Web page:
Don't use cat litter for Annie, if she eats it, it's notgood. You can use hay or wood shavings but I wouldn't usepine because there is an oil in pine that's detrimental. Ifyou can get a product called Carefree or Yesterday's News (ground upnewspapers), that would be idea.

    Roena:bunnydance:


     
  11. Mar 17, 2006 #11

    Pipp

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    As Lago Luver said, if you've got cows andhorses in Peru, you've got hay. :) Check around forfeed stores if the pet stores don't have any. Callavet, or the vet or agriculture department atalocal college, they should tell you what's available in yourarea. It might bethat Timothy isn'tcommonthere, but something similar is. (Also bestto make sure S.A. rabbits have the same requirements. Oursoriginate inEurope. The N.A. wild rabbits here aredifferent. Lionheads should be the same all over, but best to check).

    Rabbits here eatTimothy Hay, Orchard Grass, andwhen they're young, Alfalfa,and other grasses with noworries, just watch out for mould. (The alfalfa may be toorich , but it also may bebetter than nothing and thus worth atry. It takes experimentation).

    She shouldn't be dropping any cecals at all, she should consume whatshe processes. Young bunnies shouldn't have their foodamounts restricted while they're growing, although that can stop asearly as six months, depending on the breed, so you're not faroff.

    The pellets may be the problem, but that depends on thecontents. The pellets your feeding her should have high fiber(over 20%) and a good amount of protein (16% or more) and calcium (over.8%) while she's growing, and then cut down on the protein and calcium,but keep up the fiber. (Hay and grass is the best source offiber). Dried grasses are best,too much fresh cansend her into bloat.If you have access to a fieldor orchard that definitely has never been treatedwithpesticides, you can feed her that, but you'll havetrouble keeping up with it.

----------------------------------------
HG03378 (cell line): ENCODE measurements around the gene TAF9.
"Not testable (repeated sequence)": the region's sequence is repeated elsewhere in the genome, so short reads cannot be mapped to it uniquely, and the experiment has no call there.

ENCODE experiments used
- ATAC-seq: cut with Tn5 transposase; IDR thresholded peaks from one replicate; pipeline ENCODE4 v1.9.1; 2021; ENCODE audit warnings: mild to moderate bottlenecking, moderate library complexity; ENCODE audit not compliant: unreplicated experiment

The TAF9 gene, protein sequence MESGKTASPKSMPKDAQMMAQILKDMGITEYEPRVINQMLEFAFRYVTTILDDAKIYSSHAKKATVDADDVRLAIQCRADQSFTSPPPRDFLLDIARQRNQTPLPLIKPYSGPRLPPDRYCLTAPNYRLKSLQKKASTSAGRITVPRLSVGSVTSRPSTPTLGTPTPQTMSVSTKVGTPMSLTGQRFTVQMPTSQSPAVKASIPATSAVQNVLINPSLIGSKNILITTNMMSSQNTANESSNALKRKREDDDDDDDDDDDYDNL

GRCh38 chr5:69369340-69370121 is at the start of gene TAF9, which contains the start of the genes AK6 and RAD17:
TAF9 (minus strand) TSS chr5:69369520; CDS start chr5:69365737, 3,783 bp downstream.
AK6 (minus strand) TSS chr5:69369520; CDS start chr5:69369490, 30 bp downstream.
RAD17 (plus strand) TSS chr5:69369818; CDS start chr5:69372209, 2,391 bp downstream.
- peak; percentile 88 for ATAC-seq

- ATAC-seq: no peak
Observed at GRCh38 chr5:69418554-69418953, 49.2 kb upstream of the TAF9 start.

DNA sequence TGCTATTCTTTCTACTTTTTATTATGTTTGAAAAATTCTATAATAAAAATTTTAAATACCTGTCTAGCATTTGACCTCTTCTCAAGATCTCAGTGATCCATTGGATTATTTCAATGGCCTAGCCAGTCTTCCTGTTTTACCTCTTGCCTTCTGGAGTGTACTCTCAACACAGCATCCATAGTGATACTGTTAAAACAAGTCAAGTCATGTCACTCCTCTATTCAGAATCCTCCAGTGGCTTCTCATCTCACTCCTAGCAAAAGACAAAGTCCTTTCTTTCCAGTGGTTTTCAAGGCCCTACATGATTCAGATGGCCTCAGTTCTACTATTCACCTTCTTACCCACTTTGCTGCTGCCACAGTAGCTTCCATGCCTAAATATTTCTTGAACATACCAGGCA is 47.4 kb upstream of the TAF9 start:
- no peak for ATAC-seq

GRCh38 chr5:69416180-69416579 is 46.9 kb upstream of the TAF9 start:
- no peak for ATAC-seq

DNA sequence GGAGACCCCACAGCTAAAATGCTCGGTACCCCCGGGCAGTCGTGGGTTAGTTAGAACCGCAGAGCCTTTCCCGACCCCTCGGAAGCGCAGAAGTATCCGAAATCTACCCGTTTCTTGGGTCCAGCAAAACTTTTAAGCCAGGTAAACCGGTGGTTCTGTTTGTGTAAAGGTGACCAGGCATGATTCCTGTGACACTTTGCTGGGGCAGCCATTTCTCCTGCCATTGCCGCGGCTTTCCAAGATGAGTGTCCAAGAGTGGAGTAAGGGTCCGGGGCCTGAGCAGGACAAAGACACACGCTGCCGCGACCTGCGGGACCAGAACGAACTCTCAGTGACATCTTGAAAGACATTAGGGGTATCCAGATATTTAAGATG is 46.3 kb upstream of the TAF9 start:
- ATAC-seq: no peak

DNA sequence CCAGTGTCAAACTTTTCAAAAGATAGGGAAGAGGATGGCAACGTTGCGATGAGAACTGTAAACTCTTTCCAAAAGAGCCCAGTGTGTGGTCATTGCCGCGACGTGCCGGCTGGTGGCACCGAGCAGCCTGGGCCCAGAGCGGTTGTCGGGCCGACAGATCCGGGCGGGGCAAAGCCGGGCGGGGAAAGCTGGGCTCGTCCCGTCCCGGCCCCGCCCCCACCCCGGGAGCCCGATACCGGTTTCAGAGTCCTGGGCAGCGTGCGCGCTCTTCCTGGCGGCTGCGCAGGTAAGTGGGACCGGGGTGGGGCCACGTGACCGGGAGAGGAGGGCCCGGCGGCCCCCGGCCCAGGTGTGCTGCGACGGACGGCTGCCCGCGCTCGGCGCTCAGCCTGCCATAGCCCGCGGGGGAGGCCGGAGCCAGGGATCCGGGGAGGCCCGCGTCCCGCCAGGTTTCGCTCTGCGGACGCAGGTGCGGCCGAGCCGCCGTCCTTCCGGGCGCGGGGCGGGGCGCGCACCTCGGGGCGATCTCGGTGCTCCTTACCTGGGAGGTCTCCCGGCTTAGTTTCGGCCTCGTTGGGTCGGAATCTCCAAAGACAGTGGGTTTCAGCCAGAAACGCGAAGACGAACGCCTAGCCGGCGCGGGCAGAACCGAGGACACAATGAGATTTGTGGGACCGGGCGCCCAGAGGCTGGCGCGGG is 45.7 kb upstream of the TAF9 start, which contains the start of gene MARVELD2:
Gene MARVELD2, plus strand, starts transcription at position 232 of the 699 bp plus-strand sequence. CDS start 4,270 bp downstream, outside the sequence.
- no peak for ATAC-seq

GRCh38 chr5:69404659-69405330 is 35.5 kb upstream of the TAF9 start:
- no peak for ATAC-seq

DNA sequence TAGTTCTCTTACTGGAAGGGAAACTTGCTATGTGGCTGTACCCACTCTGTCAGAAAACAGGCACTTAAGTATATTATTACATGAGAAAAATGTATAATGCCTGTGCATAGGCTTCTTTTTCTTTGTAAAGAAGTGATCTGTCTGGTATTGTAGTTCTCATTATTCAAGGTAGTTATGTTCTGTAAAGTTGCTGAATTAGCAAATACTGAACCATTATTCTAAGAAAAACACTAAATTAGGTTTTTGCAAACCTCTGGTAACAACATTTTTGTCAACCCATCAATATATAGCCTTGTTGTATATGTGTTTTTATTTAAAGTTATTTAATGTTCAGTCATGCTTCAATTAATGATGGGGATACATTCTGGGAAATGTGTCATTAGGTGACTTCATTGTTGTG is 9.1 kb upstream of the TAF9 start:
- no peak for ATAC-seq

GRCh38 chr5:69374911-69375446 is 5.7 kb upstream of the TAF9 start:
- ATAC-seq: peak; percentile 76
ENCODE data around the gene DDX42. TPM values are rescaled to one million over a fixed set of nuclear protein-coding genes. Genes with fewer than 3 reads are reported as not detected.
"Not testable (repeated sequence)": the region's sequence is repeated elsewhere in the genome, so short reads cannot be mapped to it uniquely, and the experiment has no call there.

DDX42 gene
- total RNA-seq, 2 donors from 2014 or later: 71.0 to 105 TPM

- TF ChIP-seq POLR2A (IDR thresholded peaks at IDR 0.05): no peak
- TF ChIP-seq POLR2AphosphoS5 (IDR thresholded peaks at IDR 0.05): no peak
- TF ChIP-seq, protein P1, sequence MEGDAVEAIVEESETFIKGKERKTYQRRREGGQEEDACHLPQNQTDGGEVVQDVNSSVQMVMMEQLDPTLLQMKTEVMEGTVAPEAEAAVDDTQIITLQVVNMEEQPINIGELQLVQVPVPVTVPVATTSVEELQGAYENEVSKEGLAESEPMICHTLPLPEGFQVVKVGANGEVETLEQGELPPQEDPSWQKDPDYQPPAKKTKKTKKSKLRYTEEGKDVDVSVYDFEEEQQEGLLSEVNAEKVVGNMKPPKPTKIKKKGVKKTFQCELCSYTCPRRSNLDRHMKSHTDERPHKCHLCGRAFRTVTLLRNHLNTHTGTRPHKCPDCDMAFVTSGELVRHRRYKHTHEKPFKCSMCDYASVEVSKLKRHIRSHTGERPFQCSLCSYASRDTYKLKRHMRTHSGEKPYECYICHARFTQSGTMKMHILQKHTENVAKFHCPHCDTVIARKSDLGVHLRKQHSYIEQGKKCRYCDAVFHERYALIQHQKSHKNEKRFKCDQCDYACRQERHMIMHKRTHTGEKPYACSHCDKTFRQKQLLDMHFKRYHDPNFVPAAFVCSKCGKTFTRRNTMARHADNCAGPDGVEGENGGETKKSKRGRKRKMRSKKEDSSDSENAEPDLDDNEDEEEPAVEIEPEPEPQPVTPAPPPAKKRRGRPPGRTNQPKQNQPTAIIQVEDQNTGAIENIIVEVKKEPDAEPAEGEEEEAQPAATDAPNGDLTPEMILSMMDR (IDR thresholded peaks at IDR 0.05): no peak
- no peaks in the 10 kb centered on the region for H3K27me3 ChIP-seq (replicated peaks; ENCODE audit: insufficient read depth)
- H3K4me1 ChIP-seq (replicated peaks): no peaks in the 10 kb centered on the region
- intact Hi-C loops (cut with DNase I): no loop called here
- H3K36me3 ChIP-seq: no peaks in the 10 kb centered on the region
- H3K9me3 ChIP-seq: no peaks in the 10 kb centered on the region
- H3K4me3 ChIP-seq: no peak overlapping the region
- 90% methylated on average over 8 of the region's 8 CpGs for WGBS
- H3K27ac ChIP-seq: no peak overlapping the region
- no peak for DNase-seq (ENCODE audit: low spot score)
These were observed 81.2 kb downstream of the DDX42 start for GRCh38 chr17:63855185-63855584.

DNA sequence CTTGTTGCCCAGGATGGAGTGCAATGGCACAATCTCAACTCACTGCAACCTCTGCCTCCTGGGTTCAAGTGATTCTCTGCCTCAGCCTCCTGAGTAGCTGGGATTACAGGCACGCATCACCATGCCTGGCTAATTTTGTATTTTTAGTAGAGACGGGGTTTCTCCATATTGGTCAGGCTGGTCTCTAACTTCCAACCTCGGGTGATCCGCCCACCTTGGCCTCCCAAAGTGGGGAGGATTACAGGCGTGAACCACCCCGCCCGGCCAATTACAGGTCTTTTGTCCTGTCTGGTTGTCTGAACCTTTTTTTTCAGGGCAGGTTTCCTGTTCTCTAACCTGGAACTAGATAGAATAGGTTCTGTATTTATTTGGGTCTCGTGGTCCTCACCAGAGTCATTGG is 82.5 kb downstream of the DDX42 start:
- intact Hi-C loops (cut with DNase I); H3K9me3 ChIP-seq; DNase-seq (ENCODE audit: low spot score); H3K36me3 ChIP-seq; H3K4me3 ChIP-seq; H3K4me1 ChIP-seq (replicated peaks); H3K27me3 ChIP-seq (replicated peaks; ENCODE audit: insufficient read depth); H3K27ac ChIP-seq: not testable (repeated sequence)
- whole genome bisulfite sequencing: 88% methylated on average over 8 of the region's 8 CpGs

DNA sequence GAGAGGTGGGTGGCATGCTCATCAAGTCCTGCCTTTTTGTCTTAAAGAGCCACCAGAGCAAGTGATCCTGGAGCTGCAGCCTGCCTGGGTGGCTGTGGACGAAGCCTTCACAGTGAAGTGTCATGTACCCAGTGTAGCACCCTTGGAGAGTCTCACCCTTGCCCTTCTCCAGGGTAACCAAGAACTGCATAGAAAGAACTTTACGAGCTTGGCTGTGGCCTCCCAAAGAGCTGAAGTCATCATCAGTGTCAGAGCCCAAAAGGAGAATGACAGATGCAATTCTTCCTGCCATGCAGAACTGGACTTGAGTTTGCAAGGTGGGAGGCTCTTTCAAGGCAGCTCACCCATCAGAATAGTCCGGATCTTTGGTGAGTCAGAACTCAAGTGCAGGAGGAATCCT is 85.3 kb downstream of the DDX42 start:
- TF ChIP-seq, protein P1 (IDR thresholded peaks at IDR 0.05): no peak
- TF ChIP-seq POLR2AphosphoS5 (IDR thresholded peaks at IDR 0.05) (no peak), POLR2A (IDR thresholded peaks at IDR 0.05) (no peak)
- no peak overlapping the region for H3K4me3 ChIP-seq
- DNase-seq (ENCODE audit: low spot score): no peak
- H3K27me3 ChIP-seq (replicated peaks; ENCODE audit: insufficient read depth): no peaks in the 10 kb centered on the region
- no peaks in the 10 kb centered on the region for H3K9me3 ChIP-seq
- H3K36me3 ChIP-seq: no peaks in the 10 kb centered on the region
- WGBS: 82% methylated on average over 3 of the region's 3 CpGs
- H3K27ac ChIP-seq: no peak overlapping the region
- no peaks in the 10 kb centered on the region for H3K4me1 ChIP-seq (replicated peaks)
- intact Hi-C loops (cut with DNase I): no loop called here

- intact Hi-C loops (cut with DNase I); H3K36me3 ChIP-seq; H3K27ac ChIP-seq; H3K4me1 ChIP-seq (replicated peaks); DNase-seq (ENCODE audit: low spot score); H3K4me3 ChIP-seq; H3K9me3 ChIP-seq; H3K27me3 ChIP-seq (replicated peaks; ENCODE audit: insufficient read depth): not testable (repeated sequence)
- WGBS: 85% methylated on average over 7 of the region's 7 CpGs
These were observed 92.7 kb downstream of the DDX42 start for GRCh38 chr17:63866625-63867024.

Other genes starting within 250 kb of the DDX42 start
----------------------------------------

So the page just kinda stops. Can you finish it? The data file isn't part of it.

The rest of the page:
You can try a few oats in her feed, too, but be careful, it mightincrease the carbohydrates that may be causing the problem.You may have to lose the carrots altogether, at least until you findout what is the cause ofher problem.

    Also, NB, always switch food gradually.

    Cedar chipscan be a problem becauseofchemicalsemitted by the odor/oils, and to alesser extent, some forms of pine, although horse bedding can workwell. Some bunnies eat clay-based litter, and its too dustyfor them anyway. Some bunnies willalso eatnewspaper, but that's not a huge deal unless they eat a lot ofit.Actually, the hay or straw makes great bedding,too. Just make sure some is set aside where she doesn'tsleep, pee and poop.